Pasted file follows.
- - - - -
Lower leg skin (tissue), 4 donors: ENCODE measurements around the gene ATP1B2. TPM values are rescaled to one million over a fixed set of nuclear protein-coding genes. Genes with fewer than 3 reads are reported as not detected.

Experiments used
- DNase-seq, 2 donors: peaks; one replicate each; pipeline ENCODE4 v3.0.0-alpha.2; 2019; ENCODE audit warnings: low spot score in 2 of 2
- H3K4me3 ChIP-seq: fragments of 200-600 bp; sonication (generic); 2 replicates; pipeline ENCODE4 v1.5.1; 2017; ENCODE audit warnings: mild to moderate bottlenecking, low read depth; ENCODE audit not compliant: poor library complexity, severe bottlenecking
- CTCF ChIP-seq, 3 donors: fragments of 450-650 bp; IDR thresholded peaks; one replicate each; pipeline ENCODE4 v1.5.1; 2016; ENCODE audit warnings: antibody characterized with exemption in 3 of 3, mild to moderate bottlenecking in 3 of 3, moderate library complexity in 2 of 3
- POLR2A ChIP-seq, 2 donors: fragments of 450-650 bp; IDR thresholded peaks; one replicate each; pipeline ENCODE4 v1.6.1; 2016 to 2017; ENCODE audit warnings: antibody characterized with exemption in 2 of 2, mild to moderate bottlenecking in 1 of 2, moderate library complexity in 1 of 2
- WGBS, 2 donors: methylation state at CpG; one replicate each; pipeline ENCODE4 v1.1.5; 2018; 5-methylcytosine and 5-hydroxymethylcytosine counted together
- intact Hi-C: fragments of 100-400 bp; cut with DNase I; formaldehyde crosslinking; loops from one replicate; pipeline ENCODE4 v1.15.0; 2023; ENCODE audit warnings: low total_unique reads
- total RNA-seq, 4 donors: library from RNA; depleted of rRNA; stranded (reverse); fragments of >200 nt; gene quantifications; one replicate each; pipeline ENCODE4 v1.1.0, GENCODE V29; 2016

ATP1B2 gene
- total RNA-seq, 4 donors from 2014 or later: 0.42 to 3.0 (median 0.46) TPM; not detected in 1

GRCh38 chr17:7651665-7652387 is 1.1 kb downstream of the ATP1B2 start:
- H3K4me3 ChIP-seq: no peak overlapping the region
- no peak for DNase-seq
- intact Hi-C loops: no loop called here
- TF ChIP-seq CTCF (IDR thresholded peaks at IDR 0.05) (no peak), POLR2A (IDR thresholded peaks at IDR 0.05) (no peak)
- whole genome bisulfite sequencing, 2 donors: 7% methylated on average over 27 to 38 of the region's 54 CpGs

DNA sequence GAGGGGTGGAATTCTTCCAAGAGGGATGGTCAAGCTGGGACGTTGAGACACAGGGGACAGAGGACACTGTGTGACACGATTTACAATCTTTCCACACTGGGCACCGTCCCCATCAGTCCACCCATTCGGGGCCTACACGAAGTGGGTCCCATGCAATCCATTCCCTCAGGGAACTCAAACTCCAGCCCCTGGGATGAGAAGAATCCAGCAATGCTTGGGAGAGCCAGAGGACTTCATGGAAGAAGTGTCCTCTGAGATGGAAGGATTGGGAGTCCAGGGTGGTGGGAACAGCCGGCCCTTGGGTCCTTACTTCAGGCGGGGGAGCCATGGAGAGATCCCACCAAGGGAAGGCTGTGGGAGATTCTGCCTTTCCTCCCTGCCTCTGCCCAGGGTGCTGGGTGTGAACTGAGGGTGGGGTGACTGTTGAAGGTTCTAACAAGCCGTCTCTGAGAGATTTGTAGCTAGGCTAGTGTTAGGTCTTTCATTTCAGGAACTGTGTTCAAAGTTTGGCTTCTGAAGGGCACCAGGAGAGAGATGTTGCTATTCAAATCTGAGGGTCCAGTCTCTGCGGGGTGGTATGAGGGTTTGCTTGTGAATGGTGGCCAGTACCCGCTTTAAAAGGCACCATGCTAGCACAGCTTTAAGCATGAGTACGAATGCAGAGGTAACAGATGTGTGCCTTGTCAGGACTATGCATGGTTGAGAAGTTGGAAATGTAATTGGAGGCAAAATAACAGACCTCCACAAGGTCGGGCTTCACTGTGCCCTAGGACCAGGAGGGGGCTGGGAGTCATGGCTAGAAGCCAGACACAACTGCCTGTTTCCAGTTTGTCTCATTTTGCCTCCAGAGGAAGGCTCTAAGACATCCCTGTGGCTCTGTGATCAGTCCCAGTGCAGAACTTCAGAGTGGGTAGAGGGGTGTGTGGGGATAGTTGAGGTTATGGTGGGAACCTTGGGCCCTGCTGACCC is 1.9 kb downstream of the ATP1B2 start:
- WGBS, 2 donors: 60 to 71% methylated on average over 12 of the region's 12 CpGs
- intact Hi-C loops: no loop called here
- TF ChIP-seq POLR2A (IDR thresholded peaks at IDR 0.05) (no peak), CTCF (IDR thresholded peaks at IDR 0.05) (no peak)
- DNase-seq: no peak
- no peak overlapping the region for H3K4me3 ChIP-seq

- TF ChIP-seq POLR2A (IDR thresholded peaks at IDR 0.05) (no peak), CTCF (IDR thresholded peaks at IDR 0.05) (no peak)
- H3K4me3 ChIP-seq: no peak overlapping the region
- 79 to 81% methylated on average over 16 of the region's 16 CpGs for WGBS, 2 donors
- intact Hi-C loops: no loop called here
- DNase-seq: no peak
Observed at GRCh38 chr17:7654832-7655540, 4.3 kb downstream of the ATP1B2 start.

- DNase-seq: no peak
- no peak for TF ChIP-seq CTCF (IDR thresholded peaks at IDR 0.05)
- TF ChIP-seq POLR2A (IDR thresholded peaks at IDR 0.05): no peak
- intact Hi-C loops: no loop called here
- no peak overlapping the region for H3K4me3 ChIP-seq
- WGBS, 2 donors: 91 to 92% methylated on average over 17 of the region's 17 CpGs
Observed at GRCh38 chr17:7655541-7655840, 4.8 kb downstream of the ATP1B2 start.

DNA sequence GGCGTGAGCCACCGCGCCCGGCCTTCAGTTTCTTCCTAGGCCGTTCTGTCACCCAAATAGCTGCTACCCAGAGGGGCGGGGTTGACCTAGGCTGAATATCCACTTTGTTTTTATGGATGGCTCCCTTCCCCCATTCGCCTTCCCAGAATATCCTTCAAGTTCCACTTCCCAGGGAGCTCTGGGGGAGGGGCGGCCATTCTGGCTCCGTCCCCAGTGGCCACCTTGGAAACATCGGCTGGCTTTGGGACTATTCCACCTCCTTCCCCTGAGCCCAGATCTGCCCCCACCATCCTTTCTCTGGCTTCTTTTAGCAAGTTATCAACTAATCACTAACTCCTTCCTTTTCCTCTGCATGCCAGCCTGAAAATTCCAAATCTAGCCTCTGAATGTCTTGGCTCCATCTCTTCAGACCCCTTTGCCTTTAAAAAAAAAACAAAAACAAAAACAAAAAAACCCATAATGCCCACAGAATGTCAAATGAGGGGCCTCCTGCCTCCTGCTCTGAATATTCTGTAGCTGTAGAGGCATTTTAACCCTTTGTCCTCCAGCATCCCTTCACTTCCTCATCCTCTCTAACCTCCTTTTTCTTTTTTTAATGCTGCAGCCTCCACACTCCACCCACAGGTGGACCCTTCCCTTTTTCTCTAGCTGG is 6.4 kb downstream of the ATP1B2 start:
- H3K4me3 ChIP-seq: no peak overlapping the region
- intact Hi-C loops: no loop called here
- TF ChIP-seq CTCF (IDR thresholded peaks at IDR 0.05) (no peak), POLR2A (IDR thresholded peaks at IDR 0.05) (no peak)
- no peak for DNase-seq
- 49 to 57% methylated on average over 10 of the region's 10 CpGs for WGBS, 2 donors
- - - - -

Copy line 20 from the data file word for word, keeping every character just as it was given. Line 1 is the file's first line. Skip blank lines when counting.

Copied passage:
- intact Hi-C loops: no loop called here